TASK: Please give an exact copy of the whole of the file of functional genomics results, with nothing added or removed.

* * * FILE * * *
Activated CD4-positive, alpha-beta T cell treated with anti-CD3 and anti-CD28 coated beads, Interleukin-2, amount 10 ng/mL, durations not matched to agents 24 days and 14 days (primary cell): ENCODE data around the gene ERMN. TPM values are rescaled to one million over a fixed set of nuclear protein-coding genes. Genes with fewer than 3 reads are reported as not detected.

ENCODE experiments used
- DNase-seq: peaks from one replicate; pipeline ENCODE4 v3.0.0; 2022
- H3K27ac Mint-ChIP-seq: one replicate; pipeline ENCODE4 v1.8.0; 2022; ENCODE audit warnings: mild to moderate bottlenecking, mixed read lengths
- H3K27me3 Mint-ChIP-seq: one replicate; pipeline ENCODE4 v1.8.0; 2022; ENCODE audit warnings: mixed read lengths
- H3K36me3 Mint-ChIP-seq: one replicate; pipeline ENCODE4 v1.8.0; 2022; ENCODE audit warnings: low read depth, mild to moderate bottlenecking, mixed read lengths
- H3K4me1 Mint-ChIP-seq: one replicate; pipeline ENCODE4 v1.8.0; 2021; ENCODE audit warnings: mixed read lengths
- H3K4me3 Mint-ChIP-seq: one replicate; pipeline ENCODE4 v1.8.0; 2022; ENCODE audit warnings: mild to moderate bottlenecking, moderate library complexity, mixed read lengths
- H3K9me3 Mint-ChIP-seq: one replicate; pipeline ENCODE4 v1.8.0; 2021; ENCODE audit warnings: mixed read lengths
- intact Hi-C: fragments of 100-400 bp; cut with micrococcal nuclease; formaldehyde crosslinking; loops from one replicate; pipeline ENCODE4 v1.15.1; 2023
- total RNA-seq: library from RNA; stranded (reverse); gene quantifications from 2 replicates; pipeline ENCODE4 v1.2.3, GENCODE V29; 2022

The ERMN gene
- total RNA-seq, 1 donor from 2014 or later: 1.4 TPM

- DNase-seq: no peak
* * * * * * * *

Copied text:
Activated CD4-positive, alpha-beta T cell treated with anti-CD3 and anti-CD28 coated beads, Interleukin-2, amount 10 ng/mL, durations not matched to agents 24 days and 14 days (primary cell): ENCODE data around the gene ERMN. TPM values are rescaled to one million over a fixed set of nuclear protein-coding genes. Genes with fewer than 3 reads are reported as not detected.

ENCODE experiments used
- DNase-seq: peaks from one replicate; pipeline ENCODE4 v3.0.0; 2022
- H3K27ac Mint-ChIP-seq: one replicate; pipeline ENCODE4 v1.8.0; 2022; ENCODE audit warnings: mild to moderate bottlenecking, mixed read lengths
- H3K27me3 Mint-ChIP-seq: one replicate; pipeline ENCODE4 v1.8.0; 2022; ENCODE audit warnings: mixed read lengths
- H3K36me3 Mint-ChIP-seq: one replicate; pipeline ENCODE4 v1.8.0; 2022; ENCODE audit warnings: low read depth, mild to moderate bottlenecking, mixed read lengths
- H3K4me1 Mint-ChIP-seq: one replicate; pipeline ENCODE4 v1.8.0; 2021; ENCODE audit warnings: mixed read lengths
- H3K4me3 Mint-ChIP-seq: one replicate; pipeline ENCODE4 v1.8.0; 2022; ENCODE audit warnings: mild to moderate bottlenecking, moderate library complexity, mixed read lengths
- H3K9me3 Mint-ChIP-seq: one replicate; pipeline ENCODE4 v1.8.0; 2021; ENCODE audit warnings: mixed read lengths
- intact Hi-C: fragments of 100-400 bp; cut with micrococcal nuclease; formaldehyde crosslinking; loops from one replicate; pipeline ENCODE4 v1.15.1; 2023
- total RNA-seq: library from RNA; stranded (reverse); gene quantifications from 2 replicates; pipeline ENCODE4 v1.2.3, GENCODE V29; 2022

The ERMN gene
- total RNA-seq, 1 donor from 2014 or later: 1.4 TPM

- DNase-seq: no peak